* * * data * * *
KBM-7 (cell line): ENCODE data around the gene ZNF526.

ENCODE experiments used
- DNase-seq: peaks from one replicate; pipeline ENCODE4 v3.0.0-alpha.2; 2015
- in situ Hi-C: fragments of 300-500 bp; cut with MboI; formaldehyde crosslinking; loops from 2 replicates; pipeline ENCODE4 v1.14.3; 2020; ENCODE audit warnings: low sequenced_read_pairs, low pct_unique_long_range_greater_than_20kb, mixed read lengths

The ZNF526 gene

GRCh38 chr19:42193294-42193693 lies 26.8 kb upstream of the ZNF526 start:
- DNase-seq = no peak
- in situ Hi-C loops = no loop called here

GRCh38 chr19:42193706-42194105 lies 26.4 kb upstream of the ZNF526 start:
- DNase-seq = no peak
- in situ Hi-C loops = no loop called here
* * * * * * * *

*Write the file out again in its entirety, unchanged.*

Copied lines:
KBM-7 (cell line): ENCODE data around the gene ZNF526.

ENCODE experiments used
- DNase-seq: peaks from one replicate; pipeline ENCODE4 v3.0.0-alpha.2; 2015
- in situ Hi-C: fragments of 300-500 bp; cut with MboI; formaldehyde crosslinking; loops from 2 replicates; pipeline ENCODE4 v1.14.3; 2020; ENCODE audit warnings: low sequenced_read_pairs, low pct_unique_long_range_greater_than_20kb, mixed read lengths

The ZNF526 gene

GRCh38 chr19:42193294-42193693 lies 26.8 kb upstream of the ZNF526 start:
- DNase-seq = no peak
- in situ Hi-C loops = no loop called here

GRCh38 chr19:42193706-42194105 lies 26.4 kb upstream of the ZNF526 start:
- DNase-seq = no peak
- in situ Hi-C loops = no loop called here